Capture and create a realistic portrait composite that allows your subject to be anywhere. In this session, Matt Kloskowski will show how to successfully set up a photograph for a composite. He’ll discuss lighting, angles, and some tips and tricks you can use to set yourself up for success right from the start. Once we have our portrait, we'll bring the photo in to Photoshop®, Matt will show how to make a detailed selection (including hair), and then add the person to a new background. You’ll learn how to make great selections, but you’ll also get some techniques for helping people “fit” into the background so they look like they were really there.



Software Used: Adobe Photoshop CC 2017.1.1

Reviews

Lael
 

Matt is just so easy to listen to and follow, this course was particularly good to give you a well prepared framework to create a composite. Really fine step by step details on unifying the composite, creating lighting & atmosphere. His tips are clever and give great results.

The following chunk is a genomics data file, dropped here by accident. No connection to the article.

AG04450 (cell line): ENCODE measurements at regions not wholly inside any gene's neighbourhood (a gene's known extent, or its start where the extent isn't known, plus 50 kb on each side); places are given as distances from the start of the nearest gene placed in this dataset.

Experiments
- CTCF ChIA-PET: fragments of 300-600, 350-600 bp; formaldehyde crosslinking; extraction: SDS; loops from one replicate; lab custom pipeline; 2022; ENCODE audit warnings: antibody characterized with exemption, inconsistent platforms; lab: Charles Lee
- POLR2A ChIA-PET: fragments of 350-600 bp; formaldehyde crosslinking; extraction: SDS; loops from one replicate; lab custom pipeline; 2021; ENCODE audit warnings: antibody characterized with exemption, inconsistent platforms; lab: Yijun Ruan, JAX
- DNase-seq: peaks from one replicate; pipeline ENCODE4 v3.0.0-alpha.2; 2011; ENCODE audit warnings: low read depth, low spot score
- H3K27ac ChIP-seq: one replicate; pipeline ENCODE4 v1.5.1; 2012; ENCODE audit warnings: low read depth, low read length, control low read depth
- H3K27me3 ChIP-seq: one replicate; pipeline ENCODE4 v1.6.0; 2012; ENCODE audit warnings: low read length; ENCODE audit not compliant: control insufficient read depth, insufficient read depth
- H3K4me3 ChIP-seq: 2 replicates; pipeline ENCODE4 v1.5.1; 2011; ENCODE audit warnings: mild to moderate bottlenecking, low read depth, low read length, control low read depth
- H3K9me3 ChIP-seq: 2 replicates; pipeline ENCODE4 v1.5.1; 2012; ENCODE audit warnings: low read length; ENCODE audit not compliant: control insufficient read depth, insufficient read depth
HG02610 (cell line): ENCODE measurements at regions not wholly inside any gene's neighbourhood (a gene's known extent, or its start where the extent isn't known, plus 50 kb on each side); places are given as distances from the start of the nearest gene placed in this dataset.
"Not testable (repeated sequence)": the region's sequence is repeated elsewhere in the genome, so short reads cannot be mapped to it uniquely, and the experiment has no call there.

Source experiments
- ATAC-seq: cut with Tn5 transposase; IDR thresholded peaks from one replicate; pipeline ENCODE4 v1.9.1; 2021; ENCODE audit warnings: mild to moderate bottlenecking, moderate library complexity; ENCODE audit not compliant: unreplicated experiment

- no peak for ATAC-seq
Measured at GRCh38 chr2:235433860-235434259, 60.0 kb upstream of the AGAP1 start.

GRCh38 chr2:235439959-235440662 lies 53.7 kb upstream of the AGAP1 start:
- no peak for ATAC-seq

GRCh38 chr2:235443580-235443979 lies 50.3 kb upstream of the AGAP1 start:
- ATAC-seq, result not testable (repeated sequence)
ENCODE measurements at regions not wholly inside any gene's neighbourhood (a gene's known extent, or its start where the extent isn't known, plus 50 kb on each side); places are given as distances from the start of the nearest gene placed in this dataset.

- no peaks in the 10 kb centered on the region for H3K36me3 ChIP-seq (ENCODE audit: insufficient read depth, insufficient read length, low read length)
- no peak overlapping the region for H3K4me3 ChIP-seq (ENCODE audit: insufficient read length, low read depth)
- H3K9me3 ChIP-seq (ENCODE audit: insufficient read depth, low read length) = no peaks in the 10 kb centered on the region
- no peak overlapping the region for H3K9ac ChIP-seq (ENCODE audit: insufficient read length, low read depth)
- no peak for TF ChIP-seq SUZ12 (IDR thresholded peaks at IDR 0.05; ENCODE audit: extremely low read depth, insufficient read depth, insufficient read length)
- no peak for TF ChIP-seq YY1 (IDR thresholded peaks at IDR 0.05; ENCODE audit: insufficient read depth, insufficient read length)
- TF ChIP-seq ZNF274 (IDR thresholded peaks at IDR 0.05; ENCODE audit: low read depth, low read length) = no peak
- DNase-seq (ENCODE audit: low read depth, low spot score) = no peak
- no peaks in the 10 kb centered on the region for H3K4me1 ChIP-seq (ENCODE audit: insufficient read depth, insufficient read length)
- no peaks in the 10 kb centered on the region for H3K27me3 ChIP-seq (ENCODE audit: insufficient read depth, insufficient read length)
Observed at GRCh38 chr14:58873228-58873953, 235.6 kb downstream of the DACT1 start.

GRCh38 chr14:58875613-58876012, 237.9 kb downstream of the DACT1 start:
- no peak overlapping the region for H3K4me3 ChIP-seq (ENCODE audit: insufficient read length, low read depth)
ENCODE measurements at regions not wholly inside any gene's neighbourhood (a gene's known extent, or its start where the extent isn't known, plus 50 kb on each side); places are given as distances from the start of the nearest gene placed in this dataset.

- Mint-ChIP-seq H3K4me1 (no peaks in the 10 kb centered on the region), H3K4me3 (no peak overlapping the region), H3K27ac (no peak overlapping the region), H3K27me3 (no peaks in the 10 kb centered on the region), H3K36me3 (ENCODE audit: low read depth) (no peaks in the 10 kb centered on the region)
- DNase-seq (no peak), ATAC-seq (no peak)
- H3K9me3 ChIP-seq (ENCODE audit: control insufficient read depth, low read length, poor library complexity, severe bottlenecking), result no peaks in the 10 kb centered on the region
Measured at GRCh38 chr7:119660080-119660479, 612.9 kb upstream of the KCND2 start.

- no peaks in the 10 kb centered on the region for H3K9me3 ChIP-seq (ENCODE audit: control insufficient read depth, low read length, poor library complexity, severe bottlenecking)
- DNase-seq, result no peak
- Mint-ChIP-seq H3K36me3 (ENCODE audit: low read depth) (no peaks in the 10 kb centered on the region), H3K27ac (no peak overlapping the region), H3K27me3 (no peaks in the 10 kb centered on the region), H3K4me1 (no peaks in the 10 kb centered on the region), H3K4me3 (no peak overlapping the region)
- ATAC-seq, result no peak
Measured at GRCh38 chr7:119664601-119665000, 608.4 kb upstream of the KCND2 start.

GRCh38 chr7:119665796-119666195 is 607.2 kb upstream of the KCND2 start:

Justin
 

The class was good for me as a beginner in this field, it covered the studio shot well and the use of photoshop, lightroom is clearly very powerful. I would have liked a segment on shooting the background particularly getting the angles correct so that the subject fits the background, just the pitfalls and must do's would have been nice. But overall I learnt a lot. Justin

a Creativelive Student
 

Not a big fan of this class...didn't offer much